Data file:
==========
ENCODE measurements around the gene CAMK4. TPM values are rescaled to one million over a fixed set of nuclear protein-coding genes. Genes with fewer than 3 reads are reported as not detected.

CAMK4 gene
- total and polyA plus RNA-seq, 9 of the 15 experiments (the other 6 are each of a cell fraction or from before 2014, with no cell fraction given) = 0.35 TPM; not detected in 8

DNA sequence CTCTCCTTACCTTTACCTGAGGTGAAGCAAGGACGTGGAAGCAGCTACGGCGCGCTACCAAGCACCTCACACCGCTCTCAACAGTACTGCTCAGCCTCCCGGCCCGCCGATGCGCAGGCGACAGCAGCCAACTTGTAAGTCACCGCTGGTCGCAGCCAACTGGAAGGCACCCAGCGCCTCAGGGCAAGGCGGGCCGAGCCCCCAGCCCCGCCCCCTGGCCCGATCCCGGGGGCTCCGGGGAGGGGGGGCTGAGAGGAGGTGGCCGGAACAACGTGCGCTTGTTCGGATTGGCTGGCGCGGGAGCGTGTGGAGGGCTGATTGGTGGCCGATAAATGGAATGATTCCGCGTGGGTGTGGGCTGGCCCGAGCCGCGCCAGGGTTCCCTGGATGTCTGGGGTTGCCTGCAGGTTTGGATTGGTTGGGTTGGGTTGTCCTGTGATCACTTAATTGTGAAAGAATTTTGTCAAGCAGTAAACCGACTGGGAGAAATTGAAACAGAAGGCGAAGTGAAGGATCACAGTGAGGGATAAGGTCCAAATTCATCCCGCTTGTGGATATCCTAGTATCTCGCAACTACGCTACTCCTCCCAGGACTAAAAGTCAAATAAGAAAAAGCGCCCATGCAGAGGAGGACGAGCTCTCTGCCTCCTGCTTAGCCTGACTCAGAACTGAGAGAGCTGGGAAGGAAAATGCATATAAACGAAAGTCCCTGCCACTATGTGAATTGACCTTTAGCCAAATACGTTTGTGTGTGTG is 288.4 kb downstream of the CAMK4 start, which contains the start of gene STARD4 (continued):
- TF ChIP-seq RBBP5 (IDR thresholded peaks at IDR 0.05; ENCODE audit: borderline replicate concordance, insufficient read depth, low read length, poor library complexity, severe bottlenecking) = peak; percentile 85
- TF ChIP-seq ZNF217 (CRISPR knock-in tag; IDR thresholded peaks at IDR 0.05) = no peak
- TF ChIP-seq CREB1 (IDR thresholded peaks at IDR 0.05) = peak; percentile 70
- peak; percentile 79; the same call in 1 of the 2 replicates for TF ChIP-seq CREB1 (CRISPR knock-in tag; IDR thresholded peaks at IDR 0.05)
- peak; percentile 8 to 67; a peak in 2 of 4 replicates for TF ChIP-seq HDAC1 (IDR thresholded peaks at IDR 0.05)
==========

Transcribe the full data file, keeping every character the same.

ENCODE measurements around the gene CAMK4. TPM values are rescaled to one million over a fixed set of nuclear protein-coding genes. Genes with fewer than 3 reads are reported as not detected.

CAMK4 gene
- total and polyA plus RNA-seq, 9 of the 15 experiments (the other 6 are each of a cell fraction or from before 2014, with no cell fraction given) = 0.35 TPM; not detected in 8

DNA sequence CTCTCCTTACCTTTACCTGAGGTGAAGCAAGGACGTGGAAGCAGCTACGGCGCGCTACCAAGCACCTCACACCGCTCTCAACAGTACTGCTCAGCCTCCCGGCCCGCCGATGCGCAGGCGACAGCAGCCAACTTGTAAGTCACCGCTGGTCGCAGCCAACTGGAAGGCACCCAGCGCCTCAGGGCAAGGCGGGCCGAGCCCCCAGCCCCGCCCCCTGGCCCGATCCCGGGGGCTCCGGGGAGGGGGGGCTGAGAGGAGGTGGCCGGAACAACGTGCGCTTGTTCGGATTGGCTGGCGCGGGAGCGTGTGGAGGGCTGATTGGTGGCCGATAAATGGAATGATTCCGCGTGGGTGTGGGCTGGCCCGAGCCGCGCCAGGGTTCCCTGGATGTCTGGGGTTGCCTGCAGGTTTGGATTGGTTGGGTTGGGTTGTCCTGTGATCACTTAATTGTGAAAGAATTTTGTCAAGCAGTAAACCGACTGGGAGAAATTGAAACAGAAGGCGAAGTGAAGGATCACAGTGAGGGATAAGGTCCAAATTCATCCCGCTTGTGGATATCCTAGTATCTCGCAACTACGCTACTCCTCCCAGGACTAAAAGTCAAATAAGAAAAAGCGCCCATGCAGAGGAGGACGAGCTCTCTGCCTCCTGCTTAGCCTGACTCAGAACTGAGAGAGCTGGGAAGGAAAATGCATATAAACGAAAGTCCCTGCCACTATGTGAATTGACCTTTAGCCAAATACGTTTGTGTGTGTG is 288.4 kb downstream of the CAMK4 start, which contains the start of gene STARD4 (continued):
- TF ChIP-seq RBBP5 (IDR thresholded peaks at IDR 0.05; ENCODE audit: borderline replicate concordance, insufficient read depth, low read length, poor library complexity, severe bottlenecking) = peak; percentile 85
- TF ChIP-seq ZNF217 (CRISPR knock-in tag; IDR thresholded peaks at IDR 0.05) = no peak
- TF ChIP-seq CREB1 (IDR thresholded peaks at IDR 0.05) = peak; percentile 70
- peak; percentile 79; the same call in 1 of the 2 replicates for TF ChIP-seq CREB1 (CRISPR knock-in tag; IDR thresholded peaks at IDR 0.05)
- peak; percentile 8 to 67; a peak in 2 of 4 replicates for TF ChIP-seq HDAC1 (IDR thresholded peaks at IDR 0.05)